|A rice field in Central River Region of the Gambia under the Ifad-funded PIWAMP project|
“All of us should give maximum support to the Nema (agriculture) project to avoid pitfalls,” Mod A.K. Secka told stakeholders in the National Agricultural Land and Water Management Development (Nema), an anti-poverty project in The Gambia.
The deputy permanent secretary Ministry of Finance and Economic Affairs was speaking Thursday Feb. 28, 2013 at the end of a startup workshop on the Nema project following its launch on Feb. 26 at Kairaba Beach hotel in Kololi.
He said the new agriculture project, funded by the International Fund for Agricultural Development, IFAD to the tune of US$64 million, is quite significant, and it is also IFAD’s biggest intervention so far.
“I believe after discussing the project for three days we are better now than before,” Mr Secka told officials of Government, IFAD and Gambian farmers who took part in the workshop.
The workshop was meant to identify and discuss together as to how they can reinforce the mitigation measures, and to enhance understanding among stakeholders about the project objectives and programmes.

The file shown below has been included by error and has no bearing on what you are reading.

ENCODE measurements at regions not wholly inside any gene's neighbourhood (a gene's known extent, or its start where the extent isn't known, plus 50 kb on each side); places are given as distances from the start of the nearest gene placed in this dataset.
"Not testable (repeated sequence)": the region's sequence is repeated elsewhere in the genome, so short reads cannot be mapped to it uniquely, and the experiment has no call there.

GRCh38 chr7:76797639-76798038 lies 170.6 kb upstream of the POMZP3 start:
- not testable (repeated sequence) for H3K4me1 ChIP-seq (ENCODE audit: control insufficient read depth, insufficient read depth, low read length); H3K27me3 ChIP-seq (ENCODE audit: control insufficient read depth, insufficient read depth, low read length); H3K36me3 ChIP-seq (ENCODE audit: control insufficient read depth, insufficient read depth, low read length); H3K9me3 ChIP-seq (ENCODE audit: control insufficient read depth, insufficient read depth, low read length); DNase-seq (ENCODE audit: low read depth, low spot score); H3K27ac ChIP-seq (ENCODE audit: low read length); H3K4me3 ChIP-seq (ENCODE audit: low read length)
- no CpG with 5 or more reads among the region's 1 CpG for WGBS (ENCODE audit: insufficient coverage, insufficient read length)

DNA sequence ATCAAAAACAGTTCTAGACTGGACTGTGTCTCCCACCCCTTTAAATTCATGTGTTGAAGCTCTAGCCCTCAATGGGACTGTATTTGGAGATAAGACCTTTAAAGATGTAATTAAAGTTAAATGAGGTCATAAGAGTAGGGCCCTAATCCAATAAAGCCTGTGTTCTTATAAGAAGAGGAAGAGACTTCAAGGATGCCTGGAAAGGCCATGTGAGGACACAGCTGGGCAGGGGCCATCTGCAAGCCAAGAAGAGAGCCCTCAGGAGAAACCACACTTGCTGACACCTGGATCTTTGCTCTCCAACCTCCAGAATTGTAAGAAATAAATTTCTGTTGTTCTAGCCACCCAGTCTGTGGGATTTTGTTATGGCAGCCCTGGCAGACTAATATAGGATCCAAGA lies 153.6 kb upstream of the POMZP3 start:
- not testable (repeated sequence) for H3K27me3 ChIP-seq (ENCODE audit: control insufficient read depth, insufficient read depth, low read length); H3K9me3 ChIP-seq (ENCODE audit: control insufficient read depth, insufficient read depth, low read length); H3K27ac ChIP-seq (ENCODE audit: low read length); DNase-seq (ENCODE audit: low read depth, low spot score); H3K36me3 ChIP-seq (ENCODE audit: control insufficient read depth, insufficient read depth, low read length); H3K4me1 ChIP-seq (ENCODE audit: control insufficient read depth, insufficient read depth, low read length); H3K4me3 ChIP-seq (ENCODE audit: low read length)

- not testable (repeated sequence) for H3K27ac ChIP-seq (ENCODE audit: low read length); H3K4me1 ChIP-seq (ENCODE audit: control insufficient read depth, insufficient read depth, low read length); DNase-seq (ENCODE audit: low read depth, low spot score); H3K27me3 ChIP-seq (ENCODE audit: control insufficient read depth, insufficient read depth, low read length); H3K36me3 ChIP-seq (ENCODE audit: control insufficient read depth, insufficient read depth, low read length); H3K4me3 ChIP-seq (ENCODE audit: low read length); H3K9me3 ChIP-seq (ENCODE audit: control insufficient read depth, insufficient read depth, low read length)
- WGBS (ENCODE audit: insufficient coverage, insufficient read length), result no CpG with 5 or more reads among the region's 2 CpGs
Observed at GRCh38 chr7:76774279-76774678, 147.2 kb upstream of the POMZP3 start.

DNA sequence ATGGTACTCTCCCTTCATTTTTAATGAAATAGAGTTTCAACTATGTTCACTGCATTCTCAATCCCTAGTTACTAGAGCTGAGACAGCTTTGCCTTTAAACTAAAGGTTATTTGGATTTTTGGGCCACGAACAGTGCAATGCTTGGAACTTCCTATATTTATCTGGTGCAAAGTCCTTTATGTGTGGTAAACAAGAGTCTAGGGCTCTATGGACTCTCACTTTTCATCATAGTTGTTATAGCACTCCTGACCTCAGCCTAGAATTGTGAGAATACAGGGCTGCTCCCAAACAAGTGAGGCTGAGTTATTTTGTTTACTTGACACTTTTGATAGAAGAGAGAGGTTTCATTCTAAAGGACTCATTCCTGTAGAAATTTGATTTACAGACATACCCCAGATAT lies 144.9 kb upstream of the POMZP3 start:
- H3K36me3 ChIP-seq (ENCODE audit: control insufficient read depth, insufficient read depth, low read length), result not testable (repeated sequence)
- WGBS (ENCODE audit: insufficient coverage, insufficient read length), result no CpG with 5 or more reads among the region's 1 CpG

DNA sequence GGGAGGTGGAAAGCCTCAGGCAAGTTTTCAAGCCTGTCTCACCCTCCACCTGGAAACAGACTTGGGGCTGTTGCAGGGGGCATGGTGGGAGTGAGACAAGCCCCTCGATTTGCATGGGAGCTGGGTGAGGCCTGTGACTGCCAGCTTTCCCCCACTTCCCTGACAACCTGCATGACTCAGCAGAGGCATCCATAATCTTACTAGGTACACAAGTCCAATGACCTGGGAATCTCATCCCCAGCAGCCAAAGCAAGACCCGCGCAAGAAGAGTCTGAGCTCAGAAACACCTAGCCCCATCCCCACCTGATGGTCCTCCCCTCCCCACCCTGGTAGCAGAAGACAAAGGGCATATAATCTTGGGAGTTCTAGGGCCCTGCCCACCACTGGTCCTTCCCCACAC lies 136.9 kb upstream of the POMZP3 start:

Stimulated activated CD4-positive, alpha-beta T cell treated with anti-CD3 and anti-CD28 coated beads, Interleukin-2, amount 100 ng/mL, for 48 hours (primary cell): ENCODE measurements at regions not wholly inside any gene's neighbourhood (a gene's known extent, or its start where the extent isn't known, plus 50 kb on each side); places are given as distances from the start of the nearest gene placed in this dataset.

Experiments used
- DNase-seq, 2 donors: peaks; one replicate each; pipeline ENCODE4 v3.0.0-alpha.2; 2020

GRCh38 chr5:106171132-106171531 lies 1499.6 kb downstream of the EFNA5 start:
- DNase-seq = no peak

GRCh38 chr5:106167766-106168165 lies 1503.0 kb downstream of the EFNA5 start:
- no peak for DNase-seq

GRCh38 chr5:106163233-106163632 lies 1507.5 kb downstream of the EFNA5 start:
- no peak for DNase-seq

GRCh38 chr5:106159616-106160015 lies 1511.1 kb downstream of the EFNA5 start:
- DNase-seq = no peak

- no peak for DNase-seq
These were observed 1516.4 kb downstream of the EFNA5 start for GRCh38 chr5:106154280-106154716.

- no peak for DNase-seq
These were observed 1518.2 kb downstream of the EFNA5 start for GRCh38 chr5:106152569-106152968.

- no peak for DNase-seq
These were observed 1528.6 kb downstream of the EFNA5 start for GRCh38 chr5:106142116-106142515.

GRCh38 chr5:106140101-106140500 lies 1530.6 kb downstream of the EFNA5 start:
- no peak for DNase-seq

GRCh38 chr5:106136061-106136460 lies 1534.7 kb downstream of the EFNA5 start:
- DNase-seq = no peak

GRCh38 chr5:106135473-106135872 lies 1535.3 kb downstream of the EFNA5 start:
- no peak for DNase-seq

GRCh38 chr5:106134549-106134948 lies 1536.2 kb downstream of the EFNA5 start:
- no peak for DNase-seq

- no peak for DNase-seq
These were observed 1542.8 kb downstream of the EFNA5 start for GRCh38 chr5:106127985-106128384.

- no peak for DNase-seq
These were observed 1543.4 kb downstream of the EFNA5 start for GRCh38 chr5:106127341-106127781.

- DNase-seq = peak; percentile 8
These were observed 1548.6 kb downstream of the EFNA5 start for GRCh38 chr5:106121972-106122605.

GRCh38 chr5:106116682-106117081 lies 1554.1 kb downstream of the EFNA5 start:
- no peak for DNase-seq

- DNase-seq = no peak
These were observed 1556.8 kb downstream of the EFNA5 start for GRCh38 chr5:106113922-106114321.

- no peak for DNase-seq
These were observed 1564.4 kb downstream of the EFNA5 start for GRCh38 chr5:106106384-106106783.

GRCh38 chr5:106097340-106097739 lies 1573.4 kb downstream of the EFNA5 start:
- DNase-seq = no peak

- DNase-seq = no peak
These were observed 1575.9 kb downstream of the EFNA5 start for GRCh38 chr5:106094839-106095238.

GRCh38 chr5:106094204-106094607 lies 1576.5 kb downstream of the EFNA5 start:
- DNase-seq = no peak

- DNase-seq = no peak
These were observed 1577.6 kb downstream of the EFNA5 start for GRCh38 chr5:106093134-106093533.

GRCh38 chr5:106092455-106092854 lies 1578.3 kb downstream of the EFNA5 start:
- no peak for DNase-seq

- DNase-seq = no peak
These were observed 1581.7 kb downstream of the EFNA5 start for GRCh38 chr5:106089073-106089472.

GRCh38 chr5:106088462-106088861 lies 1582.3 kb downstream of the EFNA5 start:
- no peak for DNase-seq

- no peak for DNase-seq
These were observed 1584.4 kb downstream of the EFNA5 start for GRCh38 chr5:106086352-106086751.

The seven-year Nema project is intended to build on the achievements and experience of the earlier IFAD-supported projects in the same sector, including the three ongoing projects: the Participatory Integrated Watershed Management Project (PIWAMP), the Rural Finance Project (RFP), and the Livestock and Horticulture Development Programme (LHDP).
The Nema project is also expected to contribute to the overall goal of reducing poverty among rural women and youths, increase productivity, improved farmers’ income, expand rural economy for employment generation and reduce food importation - based on sustainable land and water management practices.
IFAD’s country programme manager for The Gambia, Moses Abukari, said the whole process has been overwhelming with commitment from the government - something he said shows the level of cooperation that IFAD has with The Gambia.